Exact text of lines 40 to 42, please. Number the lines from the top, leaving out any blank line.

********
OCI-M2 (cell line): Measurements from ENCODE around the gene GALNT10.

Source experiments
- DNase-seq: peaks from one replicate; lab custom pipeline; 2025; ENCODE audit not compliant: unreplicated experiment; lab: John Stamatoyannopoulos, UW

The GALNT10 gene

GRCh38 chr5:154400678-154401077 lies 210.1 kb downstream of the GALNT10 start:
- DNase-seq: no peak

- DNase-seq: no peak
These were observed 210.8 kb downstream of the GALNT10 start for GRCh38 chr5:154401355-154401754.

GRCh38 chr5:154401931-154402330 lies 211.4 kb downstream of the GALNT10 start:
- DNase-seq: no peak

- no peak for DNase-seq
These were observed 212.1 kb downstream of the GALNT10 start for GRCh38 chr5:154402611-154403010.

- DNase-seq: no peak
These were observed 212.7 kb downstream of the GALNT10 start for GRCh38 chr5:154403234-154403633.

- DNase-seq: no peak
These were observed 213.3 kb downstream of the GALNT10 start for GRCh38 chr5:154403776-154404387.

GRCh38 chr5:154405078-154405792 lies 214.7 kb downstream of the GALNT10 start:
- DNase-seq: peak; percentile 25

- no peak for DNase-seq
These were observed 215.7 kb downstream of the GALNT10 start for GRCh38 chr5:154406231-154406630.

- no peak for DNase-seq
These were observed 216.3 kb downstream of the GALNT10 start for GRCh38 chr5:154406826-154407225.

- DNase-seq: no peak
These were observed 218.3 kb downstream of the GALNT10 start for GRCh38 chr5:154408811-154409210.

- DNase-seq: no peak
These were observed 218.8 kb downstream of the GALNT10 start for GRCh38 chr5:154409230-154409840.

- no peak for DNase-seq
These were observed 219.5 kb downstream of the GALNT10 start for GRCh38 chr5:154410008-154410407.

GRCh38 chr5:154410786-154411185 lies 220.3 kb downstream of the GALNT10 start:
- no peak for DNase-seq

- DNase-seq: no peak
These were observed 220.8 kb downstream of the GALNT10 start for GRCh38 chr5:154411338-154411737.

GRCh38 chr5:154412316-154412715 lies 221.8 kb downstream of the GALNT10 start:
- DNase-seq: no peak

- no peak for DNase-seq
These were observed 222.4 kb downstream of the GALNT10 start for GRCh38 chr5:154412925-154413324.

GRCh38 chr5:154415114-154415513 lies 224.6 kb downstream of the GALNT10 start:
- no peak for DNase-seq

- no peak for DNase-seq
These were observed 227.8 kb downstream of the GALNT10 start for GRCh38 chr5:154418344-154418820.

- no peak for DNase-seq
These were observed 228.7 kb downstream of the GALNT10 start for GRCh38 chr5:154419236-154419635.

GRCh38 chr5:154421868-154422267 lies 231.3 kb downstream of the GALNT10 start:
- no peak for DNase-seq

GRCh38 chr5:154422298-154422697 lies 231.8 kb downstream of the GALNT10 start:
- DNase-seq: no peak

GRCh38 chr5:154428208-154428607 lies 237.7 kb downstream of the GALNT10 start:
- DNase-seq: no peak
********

These were observed 227.8 kb downstream of the GALNT10 start for GRCh38 chr5:154418344-154418820.

- no peak for DNase-seq
These were observed 228.7 kb downstream of the GALNT10 start for GRCh38 chr5:154419236-154419635.